Friday, May 30, 2008

Psst! Want to Know what S&P CFOs Earn?

The economy may have been turning down, but that didn’t stop S&P 500 firms from increasing chief financial officer (CFO) compensation last year.

Median CFO pay was up 5.2% from 2006 to 2007 for those employed at least two years, according to a study released today by Equilar, a Redwood Shores, California executive compensation benchmarking firm.

Total compensation, including base salary, discretionary bonuses, non-equity incentive plan payouts, the grant date value of stock and option awards and other compensation totaled $2,894,275 in 2007, up from $2,752,027 for the same group of executives in 2006.

That figure includes:

$525,000 in median base salary (up 9.1%);
$576,880 in median aggregate bonus (down 3.4%);
$1,523,810 in total equity awards (up 8.2%) and
$63,152 in other compensation (up 9.1%).

Looking ahead, CFOs at the S&P 500 are due to receive $1,061,198 in median accumulated pension benefits (up 17.7%, but only 67% of CFOs have those) and $779,388 in median deferred compensation (up 21.3%).

Curiously, a similar, although not directly comparable, study of CEO compensation Equilar conducted in April found median pay for CEOs was up only 1.3% from 2006 to 2007. “The fact that median CFO compensation appears to be rising faster than median CEO compensation may indicate increased prominence for CFOs in the executive suite,” the release says.

How much do CFOs at other firms earn? says median CFO total compensation was $515,225. Robert Half Accounting’s 2008 Salary Guide, which measures salary rather than total compensation, says typical salary at companies with $500 million or more in sales ranged from $257,500 to $370,500 in 2008. Meanwhile, CFOs at the smallest firms, those with sales of $50 million of less, earned a salary of $91,000 to $122,250 on average, Robert Half estimates.

What's Ahead?

Equilar Research Manager Alexander Cwirko-Godycki says two trends playing out at the end of 2007 could influence CFO salaries this year. First, bonuses were down. If markets stay where they are or get worse, bonuses will continue to fall, he says. Second, those drops in bonuses were offset by an increase in equity compensation.

Seeing last-quarter dips in business lead to lowered bonuses will please shareholders interested in seeing pay tied to performance. Meanwhile equity compensation encourages CFOs to focus on longer-term performance, he points out.

Number of New CPAs Soars in Bay State

The number of people that have passed the Massachusetts CPA exam rose by more than 66 percent in 2007, according to the Massachusetts Society of Certified Public Accountants. The jump comes in the wake of changes to state regulations.

The story's here.

Thursday, May 29, 2008

Marcum & Kliegman Joins With Forensic Specialist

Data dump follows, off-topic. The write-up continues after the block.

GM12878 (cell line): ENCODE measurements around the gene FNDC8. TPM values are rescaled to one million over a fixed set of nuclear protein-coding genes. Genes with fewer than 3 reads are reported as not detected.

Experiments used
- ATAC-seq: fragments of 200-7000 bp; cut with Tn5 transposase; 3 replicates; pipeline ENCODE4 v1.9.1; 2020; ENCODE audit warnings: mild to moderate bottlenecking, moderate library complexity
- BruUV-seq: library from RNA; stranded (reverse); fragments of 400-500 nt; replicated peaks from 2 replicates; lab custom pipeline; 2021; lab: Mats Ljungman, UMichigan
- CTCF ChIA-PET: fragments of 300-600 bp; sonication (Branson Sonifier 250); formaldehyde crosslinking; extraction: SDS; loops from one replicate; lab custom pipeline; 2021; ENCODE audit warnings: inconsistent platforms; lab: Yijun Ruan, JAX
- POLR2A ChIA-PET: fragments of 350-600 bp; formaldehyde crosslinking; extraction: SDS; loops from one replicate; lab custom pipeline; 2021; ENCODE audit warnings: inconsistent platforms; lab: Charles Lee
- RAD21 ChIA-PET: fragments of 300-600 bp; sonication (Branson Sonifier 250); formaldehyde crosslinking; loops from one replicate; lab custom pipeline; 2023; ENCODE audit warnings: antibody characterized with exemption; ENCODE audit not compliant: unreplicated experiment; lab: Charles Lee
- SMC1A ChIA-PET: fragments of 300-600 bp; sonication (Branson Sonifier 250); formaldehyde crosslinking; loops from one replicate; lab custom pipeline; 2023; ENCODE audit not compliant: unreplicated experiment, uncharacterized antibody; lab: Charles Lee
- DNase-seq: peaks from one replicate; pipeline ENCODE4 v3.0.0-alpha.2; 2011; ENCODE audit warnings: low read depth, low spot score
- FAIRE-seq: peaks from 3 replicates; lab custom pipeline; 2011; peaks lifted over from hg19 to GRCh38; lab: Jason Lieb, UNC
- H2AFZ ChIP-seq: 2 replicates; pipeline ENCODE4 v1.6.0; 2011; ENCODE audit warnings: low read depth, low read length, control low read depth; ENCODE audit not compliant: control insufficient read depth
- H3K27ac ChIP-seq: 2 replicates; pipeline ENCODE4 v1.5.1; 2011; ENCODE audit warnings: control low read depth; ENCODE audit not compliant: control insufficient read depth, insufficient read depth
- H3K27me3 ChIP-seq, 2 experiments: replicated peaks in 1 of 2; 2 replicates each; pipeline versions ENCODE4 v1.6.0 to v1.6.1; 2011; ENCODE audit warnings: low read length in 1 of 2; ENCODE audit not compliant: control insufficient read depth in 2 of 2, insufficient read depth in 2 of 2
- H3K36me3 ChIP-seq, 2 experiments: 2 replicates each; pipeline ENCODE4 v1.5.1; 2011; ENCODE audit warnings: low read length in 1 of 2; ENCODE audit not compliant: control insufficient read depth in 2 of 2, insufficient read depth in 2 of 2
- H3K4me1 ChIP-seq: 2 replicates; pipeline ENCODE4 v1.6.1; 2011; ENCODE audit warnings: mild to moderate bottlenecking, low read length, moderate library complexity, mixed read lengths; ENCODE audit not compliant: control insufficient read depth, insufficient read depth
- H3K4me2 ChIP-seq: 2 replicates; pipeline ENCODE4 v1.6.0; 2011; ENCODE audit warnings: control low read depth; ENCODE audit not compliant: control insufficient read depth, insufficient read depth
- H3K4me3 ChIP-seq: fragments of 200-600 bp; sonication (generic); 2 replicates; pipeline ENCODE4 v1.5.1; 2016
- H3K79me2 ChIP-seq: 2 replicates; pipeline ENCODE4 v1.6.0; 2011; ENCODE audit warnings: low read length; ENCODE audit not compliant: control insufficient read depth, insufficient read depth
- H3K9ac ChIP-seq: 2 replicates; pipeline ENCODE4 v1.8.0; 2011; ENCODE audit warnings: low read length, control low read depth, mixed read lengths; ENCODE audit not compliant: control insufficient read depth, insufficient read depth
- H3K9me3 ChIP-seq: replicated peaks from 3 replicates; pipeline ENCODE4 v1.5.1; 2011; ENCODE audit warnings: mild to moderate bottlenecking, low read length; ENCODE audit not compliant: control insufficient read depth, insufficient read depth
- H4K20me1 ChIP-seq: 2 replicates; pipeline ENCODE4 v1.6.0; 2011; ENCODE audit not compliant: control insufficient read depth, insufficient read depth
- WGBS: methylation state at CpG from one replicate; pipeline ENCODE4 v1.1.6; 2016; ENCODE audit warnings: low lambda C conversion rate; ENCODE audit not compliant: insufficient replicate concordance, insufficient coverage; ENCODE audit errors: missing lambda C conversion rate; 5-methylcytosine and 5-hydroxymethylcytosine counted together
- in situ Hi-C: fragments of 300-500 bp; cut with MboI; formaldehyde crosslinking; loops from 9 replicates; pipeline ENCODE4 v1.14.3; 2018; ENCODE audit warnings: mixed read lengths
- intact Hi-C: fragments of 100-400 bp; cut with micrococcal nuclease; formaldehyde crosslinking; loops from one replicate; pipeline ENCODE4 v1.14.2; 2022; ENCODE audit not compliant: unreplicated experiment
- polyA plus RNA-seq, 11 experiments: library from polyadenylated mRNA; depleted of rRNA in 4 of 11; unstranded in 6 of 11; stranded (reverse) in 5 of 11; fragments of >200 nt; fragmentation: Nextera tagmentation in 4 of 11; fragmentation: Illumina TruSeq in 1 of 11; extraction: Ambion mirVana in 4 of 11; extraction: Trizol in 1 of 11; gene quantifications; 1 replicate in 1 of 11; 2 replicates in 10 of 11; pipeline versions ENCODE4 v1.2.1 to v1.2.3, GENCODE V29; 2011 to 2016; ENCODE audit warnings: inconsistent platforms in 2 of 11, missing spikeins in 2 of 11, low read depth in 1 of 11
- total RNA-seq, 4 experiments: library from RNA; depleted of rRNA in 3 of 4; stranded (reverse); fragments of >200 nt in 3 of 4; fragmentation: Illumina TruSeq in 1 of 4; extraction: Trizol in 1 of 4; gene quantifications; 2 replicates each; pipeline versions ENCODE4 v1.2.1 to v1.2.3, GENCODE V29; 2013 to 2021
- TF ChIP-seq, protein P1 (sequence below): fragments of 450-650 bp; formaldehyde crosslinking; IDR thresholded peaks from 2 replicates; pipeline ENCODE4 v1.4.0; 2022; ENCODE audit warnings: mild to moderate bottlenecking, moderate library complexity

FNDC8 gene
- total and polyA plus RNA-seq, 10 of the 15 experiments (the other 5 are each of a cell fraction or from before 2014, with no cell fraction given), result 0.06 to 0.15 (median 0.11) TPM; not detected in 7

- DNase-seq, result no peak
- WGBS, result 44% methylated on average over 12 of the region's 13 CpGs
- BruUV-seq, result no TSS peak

New York-area CPA firm Marcum & Kliegman LLP said it merged with RosenfarbWinters LLC, a local firm specializing in forensic accounting and business consulting. The company also stresses that it's in hiring mode, and looks to grow from approximately 500 employees to more than 1,000 within three years. “There is absolutely no shortage of available positions at M&K,” Managing Partner Jeffrey M. Weiner said in a press release.

Although it wasn't in the announcement, WebCPA reports that the combined firm will operate under the name M&K Rosenfarb. It will include M&K's present offices in New York City and Long Island, and Rosenfarb's offices in Tinton Falls and Roseland, N.J., and New York City. Practices include tax, audit, litigation support, investment services, forensic accounting, business consulting, valuation, litigation, dispute consulting, divorce accounting, expert testimony, fraud investigation, and government services.

Here is M&K's press release.

Fraud Conference in Boston

The Association of Certified Fraud Examiners' conference in Boston will include a career fair with government agencies and private employers on-hand. The conference will be held July 13 - 18 at the Hynes Convention Center. Details are at

Wednesday, May 28, 2008

Who's Thinking IFRS and Who's Not?

International Financial Reporting Standards (IFRS) may be the wave of the future, but U.S. companies say that swell is still pretty far from the shore, which is fortunate because they don't have many surfers ready to ride that curl.

A recent survey from Deloitte asked U.S. corporate financial professionals if their firms would use IFRS along with or instead of GAAP, if given the choice by the Securities and Exchange Commission.

About a third of the financial professional said they'd consider adopting IFRS, if they could, 10% said they didn't know enough about it, 18% were undecided and 42% wouldn't use it if they could.